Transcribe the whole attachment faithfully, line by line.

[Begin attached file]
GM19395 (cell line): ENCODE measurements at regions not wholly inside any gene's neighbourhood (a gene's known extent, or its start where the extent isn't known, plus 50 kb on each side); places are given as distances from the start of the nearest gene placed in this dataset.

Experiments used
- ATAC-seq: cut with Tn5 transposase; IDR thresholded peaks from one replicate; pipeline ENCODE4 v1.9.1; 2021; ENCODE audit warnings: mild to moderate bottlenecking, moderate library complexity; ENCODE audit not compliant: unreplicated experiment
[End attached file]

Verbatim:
GM19395 (cell line): ENCODE measurements at regions not wholly inside any gene's neighbourhood (a gene's known extent, or its start where the extent isn't known, plus 50 kb on each side); places are given as distances from the start of the nearest gene placed in this dataset.

Experiments used
- ATAC-seq: cut with Tn5 transposase; IDR thresholded peaks from one replicate; pipeline ENCODE4 v1.9.1; 2021; ENCODE audit warnings: mild to moderate bottlenecking, moderate library complexity; ENCODE audit not compliant: unreplicated experiment